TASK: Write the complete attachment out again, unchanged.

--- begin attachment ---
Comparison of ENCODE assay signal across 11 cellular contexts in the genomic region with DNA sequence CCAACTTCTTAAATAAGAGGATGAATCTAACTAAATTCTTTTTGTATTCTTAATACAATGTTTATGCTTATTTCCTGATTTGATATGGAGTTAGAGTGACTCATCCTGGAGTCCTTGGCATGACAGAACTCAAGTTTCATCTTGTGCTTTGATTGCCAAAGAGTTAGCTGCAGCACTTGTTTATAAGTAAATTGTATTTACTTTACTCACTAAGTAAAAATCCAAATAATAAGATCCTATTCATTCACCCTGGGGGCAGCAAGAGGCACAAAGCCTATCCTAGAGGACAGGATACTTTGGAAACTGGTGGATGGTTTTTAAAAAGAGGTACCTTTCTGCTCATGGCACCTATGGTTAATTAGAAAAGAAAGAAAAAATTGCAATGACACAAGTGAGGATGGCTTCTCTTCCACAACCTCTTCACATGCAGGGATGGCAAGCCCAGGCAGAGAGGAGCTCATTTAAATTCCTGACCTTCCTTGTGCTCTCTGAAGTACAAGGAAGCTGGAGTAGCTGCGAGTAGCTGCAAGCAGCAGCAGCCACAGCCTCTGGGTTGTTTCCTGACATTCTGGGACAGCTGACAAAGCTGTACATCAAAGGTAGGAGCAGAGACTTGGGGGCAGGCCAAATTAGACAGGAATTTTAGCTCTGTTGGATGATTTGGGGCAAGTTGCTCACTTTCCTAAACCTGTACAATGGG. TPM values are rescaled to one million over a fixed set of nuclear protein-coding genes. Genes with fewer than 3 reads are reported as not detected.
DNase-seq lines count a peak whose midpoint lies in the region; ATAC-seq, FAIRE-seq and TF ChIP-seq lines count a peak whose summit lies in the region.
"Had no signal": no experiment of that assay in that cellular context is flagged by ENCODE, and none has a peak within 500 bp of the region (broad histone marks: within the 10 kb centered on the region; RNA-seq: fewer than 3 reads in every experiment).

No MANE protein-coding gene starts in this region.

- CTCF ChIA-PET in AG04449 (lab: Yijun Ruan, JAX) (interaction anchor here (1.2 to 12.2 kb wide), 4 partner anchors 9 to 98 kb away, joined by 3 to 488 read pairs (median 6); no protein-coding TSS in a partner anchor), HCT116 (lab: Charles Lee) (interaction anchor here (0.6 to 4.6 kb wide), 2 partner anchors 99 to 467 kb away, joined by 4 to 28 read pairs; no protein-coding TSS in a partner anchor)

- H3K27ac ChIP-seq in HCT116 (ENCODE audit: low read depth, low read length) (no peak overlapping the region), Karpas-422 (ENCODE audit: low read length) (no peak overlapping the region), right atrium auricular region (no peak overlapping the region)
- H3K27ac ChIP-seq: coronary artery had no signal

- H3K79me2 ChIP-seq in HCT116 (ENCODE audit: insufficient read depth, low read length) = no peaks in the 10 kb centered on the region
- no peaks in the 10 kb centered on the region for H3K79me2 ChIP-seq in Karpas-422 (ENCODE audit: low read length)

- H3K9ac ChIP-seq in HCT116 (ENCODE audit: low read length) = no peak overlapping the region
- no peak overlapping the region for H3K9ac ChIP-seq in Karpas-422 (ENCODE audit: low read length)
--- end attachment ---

Comparison of ENCODE assay signal across 11 cellular contexts in the genomic region with DNA sequence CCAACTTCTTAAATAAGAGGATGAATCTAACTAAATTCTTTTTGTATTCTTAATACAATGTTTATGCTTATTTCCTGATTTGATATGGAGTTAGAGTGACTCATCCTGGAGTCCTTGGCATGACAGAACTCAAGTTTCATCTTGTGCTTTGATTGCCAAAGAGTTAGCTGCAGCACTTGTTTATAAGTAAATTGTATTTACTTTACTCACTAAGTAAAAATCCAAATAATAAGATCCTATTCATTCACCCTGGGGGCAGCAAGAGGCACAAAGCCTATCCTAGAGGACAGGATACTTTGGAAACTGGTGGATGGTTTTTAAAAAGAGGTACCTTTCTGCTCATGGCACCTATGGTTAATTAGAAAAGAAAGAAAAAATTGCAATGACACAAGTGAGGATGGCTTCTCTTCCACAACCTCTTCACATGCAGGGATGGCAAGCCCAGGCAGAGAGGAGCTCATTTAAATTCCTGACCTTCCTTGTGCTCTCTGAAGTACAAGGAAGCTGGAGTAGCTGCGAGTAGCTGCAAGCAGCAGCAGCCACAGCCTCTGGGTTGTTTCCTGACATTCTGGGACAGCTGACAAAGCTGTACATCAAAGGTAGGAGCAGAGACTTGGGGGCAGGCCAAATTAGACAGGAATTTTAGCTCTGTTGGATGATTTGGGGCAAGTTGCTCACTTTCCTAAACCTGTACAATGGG. TPM values are rescaled to one million over a fixed set of nuclear protein-coding genes. Genes with fewer than 3 reads are reported as not detected.
DNase-seq lines count a peak whose midpoint lies in the region; ATAC-seq, FAIRE-seq and TF ChIP-seq lines count a peak whose summit lies in the region.
"Had no signal": no experiment of that assay in that cellular context is flagged by ENCODE, and none has a peak within 500 bp of the region (broad histone marks: within the 10 kb centered on the region; RNA-seq: fewer than 3 reads in every experiment).

No MANE protein-coding gene starts in this region.

- CTCF ChIA-PET in AG04449 (lab: Yijun Ruan, JAX) (interaction anchor here (1.2 to 12.2 kb wide), 4 partner anchors 9 to 98 kb away, joined by 3 to 488 read pairs (median 6); no protein-coding TSS in a partner anchor), HCT116 (lab: Charles Lee) (interaction anchor here (0.6 to 4.6 kb wide), 2 partner anchors 99 to 467 kb away, joined by 4 to 28 read pairs; no protein-coding TSS in a partner anchor)

- H3K27ac ChIP-seq in HCT116 (ENCODE audit: low read depth, low read length) (no peak overlapping the region), Karpas-422 (ENCODE audit: low read length) (no peak overlapping the region), right atrium auricular region (no peak overlapping the region)
- H3K27ac ChIP-seq: coronary artery had no signal

- H3K79me2 ChIP-seq in HCT116 (ENCODE audit: insufficient read depth, low read length) = no peaks in the 10 kb centered on the region
- no peaks in the 10 kb centered on the region for H3K79me2 ChIP-seq in Karpas-422 (ENCODE audit: low read length)

- H3K9ac ChIP-seq in HCT116 (ENCODE audit: low read length) = no peak overlapping the region
- no peak overlapping the region for H3K9ac ChIP-seq in Karpas-422 (ENCODE audit: low read length)